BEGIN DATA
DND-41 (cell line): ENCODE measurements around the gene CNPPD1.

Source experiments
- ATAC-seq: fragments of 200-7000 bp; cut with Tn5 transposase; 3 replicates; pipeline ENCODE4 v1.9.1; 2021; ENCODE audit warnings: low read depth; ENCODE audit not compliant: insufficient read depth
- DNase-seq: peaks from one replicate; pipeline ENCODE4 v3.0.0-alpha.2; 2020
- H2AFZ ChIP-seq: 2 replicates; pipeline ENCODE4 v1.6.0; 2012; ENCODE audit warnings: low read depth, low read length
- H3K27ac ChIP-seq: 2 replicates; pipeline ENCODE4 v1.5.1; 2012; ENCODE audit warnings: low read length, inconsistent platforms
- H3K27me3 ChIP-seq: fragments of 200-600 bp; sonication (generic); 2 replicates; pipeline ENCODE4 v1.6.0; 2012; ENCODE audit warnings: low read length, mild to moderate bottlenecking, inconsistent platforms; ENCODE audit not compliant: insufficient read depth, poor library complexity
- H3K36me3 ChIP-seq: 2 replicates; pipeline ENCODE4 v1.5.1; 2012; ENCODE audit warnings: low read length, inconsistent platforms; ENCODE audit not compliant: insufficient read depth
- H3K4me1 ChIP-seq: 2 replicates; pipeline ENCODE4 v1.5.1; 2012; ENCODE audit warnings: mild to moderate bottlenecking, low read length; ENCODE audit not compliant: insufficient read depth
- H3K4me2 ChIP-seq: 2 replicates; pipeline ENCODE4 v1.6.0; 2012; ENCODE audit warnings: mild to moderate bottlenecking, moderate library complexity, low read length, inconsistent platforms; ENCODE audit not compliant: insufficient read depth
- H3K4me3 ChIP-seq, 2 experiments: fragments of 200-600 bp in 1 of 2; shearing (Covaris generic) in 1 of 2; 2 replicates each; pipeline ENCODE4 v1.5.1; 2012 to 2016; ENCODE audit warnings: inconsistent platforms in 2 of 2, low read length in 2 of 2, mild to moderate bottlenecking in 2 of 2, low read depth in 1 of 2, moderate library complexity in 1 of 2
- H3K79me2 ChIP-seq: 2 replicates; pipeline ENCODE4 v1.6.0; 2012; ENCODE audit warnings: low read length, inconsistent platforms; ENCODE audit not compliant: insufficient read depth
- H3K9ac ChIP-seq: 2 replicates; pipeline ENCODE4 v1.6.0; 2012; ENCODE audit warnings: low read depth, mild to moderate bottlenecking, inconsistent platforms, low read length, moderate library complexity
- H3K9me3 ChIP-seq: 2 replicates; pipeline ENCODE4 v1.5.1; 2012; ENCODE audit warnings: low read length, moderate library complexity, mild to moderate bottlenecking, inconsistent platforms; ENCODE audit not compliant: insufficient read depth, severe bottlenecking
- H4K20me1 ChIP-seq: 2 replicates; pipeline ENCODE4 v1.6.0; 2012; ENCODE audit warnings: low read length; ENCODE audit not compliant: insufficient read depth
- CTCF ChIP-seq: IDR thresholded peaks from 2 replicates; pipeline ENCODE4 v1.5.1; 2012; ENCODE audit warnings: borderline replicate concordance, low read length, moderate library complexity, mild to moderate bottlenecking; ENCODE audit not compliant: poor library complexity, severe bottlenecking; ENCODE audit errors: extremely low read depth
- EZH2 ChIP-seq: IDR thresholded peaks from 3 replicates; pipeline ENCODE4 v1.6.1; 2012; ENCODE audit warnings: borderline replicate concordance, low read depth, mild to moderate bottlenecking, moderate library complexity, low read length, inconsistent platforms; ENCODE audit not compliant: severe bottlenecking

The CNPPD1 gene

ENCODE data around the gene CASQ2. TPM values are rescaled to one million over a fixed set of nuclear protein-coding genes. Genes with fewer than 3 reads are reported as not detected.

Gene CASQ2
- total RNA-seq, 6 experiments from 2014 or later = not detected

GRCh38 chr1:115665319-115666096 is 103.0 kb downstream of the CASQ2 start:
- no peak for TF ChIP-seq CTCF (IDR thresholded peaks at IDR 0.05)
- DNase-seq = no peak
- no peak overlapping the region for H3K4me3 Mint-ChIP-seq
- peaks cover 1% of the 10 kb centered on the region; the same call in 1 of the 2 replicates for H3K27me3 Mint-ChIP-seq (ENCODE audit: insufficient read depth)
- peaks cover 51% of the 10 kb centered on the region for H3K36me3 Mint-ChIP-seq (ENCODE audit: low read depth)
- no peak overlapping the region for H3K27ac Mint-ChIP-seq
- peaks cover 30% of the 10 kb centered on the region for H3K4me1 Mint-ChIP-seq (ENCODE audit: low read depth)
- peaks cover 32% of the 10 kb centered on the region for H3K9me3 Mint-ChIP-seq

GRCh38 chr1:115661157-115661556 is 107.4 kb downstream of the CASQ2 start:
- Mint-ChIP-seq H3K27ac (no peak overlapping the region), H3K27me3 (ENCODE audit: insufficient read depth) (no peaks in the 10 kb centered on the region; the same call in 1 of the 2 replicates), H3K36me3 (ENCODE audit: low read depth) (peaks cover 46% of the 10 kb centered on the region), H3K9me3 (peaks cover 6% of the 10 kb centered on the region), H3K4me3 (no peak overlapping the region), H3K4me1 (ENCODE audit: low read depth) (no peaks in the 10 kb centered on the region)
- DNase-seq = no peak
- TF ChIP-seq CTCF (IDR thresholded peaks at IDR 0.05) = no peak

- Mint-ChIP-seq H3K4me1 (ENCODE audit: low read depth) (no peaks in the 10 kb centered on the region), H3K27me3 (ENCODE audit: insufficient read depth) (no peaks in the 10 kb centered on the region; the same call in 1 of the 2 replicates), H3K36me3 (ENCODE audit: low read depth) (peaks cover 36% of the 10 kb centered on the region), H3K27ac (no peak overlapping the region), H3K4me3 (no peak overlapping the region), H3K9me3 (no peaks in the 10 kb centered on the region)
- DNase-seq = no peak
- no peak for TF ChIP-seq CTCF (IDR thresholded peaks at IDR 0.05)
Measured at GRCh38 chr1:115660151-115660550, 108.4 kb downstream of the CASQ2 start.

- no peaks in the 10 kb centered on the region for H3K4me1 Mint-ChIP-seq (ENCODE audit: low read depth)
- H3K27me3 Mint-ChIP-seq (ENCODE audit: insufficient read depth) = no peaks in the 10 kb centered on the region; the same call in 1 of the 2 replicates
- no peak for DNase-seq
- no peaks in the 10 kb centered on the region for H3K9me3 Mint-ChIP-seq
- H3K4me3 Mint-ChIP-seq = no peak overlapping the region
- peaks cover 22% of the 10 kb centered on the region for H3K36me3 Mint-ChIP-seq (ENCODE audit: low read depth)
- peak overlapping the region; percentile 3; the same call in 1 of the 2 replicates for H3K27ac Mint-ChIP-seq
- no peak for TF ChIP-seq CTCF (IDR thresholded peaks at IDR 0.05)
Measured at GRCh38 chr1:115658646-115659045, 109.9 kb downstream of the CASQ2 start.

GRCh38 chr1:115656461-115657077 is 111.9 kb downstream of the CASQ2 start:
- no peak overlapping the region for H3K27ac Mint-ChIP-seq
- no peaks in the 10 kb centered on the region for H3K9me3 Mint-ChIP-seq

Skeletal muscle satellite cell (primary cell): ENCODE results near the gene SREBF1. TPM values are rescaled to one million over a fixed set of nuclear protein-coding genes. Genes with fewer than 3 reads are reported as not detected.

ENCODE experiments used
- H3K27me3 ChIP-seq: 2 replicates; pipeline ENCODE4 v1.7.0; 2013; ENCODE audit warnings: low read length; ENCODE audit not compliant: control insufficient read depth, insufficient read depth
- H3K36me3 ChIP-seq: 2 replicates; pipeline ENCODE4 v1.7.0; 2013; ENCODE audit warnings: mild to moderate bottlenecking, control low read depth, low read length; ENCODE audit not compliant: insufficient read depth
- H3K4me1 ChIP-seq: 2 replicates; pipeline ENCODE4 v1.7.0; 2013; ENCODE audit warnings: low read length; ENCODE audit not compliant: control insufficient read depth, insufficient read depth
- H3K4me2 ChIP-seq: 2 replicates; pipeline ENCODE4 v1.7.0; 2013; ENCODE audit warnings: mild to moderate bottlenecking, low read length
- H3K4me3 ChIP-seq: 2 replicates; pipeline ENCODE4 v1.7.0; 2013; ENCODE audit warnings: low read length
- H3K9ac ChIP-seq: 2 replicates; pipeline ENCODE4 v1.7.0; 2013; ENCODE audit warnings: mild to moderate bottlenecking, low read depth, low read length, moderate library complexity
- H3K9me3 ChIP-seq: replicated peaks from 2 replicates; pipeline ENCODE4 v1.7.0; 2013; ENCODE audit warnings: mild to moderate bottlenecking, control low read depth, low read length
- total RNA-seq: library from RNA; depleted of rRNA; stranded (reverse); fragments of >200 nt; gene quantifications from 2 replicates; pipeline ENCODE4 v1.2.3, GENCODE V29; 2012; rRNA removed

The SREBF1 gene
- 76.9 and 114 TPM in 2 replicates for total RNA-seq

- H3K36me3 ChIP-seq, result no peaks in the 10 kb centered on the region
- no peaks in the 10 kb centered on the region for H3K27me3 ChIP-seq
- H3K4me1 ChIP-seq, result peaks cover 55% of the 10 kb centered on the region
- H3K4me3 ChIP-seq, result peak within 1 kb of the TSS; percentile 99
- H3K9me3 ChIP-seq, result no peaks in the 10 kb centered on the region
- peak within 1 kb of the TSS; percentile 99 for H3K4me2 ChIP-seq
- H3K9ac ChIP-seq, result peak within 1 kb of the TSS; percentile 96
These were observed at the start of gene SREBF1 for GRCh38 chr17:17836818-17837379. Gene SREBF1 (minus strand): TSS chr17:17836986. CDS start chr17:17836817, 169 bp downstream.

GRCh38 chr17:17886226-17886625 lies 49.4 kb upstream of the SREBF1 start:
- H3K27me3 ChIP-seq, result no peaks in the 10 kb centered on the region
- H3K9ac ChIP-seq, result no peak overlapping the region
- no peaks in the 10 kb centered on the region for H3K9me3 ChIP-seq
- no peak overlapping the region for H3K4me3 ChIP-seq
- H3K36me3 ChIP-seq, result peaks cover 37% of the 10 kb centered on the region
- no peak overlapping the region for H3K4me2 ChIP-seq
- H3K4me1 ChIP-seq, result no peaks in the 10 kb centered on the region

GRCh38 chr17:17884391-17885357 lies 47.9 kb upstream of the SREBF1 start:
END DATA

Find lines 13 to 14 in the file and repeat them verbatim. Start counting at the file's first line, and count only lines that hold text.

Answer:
- H3K9ac ChIP-seq: 2 replicates; pipeline ENCODE4 v1.6.0; 2012; ENCODE audit warnings: low read depth, mild to moderate bottlenecking, inconsistent platforms, low read length, moderate library complexity
- H3K9me3 ChIP-seq: 2 replicates; pipeline ENCODE4 v1.5.1; 2012; ENCODE audit warnings: low read length, moderate library complexity, mild to moderate bottlenecking, inconsistent platforms; ENCODE audit not compliant: insufficient read depth, severe bottlenecking